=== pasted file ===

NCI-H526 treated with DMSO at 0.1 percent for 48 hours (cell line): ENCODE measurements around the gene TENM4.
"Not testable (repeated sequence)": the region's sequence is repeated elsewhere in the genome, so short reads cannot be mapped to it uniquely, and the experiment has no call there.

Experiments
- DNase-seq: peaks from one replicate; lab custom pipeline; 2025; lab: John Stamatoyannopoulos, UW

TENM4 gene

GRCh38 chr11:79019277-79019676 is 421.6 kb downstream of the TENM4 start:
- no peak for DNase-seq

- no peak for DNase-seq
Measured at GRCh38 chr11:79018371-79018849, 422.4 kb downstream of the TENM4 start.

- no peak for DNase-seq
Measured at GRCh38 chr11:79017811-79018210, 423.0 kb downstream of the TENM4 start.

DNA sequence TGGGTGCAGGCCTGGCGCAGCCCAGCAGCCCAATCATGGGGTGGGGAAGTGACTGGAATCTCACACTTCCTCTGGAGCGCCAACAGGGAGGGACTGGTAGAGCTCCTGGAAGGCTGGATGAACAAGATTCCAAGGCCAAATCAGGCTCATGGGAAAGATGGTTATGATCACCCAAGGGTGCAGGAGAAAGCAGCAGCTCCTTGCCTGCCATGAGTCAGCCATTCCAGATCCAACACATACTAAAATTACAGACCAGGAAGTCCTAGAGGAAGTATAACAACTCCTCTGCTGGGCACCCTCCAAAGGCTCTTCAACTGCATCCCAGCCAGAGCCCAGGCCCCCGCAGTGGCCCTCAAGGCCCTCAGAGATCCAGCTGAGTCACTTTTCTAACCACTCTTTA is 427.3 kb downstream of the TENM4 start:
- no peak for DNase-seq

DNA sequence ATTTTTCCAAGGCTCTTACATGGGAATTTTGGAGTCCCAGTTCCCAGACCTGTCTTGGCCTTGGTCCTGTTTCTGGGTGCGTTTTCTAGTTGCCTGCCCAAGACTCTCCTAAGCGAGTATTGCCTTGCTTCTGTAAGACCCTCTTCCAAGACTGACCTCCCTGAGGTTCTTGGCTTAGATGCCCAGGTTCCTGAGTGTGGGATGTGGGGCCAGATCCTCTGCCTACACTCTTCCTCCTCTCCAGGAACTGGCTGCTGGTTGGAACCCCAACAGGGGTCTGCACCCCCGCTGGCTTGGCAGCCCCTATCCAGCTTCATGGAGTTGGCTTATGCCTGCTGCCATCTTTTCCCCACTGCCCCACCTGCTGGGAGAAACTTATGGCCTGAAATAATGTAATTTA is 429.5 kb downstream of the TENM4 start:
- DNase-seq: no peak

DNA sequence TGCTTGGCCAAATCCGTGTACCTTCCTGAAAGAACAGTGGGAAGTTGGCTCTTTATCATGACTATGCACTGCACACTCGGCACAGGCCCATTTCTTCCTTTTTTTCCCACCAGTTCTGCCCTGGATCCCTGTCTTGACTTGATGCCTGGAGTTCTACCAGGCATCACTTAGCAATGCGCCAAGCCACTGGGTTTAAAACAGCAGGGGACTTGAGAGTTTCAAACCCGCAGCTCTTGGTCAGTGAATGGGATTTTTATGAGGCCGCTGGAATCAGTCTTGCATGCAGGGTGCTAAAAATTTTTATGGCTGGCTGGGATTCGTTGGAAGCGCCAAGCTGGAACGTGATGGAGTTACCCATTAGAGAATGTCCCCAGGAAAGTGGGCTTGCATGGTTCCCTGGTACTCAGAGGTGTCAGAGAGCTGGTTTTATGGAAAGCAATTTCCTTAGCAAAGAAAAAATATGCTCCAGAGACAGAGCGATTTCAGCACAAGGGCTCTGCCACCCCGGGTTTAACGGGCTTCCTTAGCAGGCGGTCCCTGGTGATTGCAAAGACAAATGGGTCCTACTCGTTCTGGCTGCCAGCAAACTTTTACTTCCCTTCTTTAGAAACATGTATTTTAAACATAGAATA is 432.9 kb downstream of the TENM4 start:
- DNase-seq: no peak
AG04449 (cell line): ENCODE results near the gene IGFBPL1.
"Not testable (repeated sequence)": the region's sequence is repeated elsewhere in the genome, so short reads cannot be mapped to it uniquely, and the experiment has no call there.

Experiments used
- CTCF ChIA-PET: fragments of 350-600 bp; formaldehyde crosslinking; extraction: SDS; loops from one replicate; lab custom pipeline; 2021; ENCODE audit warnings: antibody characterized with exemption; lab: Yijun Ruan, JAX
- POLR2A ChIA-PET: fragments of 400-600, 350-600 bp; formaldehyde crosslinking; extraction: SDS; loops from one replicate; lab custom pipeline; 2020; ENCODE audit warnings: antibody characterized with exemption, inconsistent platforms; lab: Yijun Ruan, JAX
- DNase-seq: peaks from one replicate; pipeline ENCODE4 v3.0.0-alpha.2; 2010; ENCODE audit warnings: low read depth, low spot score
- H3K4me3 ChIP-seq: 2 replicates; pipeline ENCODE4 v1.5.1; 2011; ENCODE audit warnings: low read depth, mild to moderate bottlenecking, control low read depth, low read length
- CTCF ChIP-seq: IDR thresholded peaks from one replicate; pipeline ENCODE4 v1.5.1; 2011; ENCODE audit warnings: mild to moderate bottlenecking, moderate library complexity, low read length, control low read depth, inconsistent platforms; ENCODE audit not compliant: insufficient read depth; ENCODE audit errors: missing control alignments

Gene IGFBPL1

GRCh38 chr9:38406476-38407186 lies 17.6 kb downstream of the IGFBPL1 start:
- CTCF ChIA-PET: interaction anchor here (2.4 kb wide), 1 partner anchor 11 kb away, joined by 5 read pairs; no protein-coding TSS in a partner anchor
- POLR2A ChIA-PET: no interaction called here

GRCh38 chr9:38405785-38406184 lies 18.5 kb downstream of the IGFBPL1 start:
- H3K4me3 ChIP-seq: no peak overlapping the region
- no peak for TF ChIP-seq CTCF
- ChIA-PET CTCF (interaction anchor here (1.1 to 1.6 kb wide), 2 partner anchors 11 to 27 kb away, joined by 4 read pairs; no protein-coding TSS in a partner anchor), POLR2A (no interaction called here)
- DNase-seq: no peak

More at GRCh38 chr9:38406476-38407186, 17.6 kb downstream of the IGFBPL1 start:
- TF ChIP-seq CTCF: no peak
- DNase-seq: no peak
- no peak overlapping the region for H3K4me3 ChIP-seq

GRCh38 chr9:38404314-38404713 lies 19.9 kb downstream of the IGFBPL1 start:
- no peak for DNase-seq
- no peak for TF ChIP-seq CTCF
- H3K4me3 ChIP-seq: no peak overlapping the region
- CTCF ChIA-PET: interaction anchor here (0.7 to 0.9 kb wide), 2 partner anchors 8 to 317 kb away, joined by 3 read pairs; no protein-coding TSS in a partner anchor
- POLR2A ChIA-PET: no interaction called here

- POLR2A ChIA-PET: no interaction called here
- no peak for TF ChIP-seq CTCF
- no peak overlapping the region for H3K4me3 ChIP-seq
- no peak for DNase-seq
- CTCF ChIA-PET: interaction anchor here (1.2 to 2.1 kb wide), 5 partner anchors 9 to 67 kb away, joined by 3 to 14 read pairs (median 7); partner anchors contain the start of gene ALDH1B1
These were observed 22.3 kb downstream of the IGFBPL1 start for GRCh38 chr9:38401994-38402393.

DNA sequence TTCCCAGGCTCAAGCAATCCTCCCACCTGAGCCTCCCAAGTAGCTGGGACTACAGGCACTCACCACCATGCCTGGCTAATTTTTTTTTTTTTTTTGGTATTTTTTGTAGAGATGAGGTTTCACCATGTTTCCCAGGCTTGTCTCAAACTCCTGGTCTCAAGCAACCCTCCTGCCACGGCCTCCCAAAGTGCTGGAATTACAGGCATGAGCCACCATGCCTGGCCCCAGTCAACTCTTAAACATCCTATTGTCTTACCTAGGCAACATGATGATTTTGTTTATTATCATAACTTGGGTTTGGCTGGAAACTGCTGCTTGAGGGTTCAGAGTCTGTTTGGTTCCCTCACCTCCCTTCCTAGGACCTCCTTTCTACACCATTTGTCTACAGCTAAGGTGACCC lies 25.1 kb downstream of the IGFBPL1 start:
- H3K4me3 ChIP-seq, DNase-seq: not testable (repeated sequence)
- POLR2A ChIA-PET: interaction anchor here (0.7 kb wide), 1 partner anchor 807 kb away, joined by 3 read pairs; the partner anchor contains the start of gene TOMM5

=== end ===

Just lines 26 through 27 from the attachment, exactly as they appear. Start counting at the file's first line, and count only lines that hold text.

Gene IGFBPL1

GRCh38 chr9:38406476-38407186 lies 17.6 kb downstream of the IGFBPL1 start: